Following World War II, a retired professor, approaching his autumn years, finds his quality of life drastically reduced in war torn Tokyo. Denying despair, he pursues writing and celebrates his birthday with his adoring students.
An elderly woman living in Nagasaki Japan takes care of her four grandchildren for their summer vacation. They learn about the atomic bomb that fell in 1945, and how it killed their ... See full summary »
This film tells the story of professor Uehida Hyakken-sama (1889-1971), in Gotemba, around the forties. He was a university professor until an air raid, when he left to become a writer and has to live in a hut. His mood has hardly changed, not by the change nor by time. Every year his students celebrate his birthday, issuing the question "Mahda kai?" (not yet?), just to hear Uehida-san's answer "Madada yo!" (No, not yet!), in a ritual of self affirmation, and desires of lasting forever. It's a very "japanese" film who portrays everyday life and customs in Japan. Written by
Jaime Moraga <email@example.com>
I just finished watching "Madadayo" and can still feel tears welling up. I was moved at the beautiful movie and its message of kindness and living well. It took me a while to get into the film as it is rather slow and not much does happen, but Kurosawa is a master of mood, characterization and setting the scene and gradually, the movie takes its hold on you.
The movie starts with the Professor's retirement from teaching. We learn he taught German, and he must have been a good teacher as well as quite a character, because large numbers of his students stay in touch with him through the decades. Kurosawa shows us that the students love and respect him dearly, as well as finding him eccentric. They refer to him as "solid gold". However, I kept asking "Why? Why would these people with busy lives, following their own paths, continue to hold birthday parties for their eccentric old professor?" And as the movie continued, I found myself answering my own question. Why not? It's a win-win situation for all involved. The students value the professor's company and despite joking protests to the contrary, the professor enjoys the visits and increasingly comes to depend on them. In post-WWII Japan, there must have been little to celebrate, so having an annual excuse to get together with people you enjoy would be reason enough. Kurosawa also expounds on one of his main themes from "Red Beard"; kindness begets kindness and that is what we continually shown in "Madadayo". The students help build the professor a new house after his home is destroyed in the fire-bombing of Tokyo. The professor loses his cat and the students and the community band together to try to find it, celebrating and congratulating one another when they think they find it, and commiserating and empathizing when they don't. The annual birthday parties continue and evolve from just the male students drinking with their professor to banquets involving their wives and children. I began to fall under the spell of how wonderful it would be to be part of this community, to know these people, to know there were others looking out for me, willing to help if I needed it, relishing my company, and knowing that once a year I could get together with all my friends from school (the ones we all lose touch with because our busy lives follow diverging paths), celebrate the life of a great man (a favourite teacher's lessons stay with you forever) and be part of something bigger and gentler and kinder.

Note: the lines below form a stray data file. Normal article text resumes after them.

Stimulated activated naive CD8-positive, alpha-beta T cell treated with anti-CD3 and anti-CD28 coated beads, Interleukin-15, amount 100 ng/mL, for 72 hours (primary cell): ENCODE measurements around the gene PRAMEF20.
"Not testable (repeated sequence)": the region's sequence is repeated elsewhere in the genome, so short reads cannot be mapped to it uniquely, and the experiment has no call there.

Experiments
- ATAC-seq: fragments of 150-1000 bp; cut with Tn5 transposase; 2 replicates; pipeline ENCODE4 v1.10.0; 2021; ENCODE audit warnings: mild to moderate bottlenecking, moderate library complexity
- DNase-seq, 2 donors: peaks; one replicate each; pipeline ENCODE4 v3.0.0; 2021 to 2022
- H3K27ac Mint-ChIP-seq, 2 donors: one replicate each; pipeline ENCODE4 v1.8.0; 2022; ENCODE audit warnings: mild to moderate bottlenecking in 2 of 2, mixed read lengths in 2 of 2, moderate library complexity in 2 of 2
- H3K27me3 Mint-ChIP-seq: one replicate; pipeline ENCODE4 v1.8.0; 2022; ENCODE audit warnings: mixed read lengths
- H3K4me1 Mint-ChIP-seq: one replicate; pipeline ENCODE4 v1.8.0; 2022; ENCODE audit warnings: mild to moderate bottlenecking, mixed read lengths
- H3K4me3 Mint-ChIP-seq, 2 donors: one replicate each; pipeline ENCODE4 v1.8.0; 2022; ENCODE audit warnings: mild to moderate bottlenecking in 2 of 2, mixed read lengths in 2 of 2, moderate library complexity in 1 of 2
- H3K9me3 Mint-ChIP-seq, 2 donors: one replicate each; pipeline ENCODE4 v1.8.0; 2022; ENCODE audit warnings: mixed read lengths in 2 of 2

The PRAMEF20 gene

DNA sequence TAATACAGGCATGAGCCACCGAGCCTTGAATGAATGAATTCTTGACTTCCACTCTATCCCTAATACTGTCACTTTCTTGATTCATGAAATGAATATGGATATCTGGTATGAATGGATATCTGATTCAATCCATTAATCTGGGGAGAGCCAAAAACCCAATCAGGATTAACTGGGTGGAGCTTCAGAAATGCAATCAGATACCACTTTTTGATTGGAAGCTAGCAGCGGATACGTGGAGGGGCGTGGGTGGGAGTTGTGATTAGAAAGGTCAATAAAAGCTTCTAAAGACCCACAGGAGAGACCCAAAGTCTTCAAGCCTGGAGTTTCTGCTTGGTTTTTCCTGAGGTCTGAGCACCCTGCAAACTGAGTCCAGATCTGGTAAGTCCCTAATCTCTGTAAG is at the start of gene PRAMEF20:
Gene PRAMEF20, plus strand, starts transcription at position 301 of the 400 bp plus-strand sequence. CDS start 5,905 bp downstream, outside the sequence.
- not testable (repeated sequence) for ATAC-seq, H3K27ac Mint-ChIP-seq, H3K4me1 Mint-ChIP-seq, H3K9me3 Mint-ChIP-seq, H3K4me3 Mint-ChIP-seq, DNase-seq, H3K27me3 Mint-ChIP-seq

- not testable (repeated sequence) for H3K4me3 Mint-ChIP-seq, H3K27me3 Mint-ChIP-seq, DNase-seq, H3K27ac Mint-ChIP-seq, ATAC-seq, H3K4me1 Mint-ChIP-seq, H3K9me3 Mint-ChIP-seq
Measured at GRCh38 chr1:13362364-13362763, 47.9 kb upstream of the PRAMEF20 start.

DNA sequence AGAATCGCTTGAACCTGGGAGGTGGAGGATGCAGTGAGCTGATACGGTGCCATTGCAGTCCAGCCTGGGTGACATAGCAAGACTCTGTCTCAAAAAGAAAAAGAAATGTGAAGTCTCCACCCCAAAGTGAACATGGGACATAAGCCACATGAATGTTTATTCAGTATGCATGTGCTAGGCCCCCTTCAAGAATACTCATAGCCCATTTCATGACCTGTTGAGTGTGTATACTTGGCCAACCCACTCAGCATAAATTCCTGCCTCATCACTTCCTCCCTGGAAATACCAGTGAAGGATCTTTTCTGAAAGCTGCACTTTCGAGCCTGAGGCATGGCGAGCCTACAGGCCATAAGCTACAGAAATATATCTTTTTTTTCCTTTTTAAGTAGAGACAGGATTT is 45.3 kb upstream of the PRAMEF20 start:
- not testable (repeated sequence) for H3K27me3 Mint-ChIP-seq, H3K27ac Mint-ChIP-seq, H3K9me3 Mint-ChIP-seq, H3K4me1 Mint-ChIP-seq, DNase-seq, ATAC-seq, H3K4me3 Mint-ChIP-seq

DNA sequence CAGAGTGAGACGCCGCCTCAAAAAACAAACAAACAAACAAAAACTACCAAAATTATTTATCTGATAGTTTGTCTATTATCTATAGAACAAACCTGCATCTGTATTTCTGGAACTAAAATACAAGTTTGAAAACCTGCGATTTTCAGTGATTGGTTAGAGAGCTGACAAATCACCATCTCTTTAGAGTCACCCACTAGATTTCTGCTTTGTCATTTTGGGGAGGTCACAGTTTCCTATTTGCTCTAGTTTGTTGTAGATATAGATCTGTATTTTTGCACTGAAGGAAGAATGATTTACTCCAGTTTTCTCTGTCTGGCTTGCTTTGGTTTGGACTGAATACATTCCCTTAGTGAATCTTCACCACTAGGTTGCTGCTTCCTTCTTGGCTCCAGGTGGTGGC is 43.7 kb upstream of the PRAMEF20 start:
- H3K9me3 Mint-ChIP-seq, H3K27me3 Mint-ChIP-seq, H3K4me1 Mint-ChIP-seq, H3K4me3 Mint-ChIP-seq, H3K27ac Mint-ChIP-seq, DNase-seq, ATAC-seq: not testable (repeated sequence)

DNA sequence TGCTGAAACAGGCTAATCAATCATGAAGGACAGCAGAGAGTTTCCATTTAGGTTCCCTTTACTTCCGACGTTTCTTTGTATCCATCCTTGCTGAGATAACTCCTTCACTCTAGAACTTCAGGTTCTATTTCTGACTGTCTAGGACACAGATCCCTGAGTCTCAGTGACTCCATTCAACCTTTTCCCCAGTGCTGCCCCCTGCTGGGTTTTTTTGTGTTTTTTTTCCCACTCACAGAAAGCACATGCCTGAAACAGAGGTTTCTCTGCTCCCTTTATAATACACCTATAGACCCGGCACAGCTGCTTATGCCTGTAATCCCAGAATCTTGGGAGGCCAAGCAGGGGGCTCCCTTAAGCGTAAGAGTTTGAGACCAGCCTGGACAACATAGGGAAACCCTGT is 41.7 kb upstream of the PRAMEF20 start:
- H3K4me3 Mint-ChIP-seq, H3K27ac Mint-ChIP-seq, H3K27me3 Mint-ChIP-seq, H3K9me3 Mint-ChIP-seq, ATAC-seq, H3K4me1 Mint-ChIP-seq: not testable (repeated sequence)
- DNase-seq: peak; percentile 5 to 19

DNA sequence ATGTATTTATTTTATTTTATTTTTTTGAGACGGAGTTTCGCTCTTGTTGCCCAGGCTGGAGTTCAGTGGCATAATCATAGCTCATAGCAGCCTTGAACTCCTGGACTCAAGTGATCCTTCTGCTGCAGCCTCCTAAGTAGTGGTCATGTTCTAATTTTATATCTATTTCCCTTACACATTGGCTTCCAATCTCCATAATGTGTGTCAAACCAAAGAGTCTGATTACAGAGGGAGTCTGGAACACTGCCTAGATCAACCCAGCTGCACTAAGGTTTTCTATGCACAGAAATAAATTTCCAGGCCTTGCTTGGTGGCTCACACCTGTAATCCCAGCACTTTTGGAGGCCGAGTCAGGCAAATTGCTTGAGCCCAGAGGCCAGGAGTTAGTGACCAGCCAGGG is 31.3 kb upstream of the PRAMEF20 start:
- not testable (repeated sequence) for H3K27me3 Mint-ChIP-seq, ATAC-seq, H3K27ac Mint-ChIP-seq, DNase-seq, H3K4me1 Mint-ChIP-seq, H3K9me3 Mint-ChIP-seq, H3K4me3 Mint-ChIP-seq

I can understand why someone expecting the excitement of "Seven Samurai", the suspense of "High and Low", or the innovation of "Rashomon" would be disappointed in "Madadayo", but if you enjoyed the lessons of "Red Beard", the gentle pull of "Madadayo" will delight and soothe you. You'll be left with a serene feeling of well-being, wishing you could be one of the Professor's students.
17 of 18 people found this review helpful.
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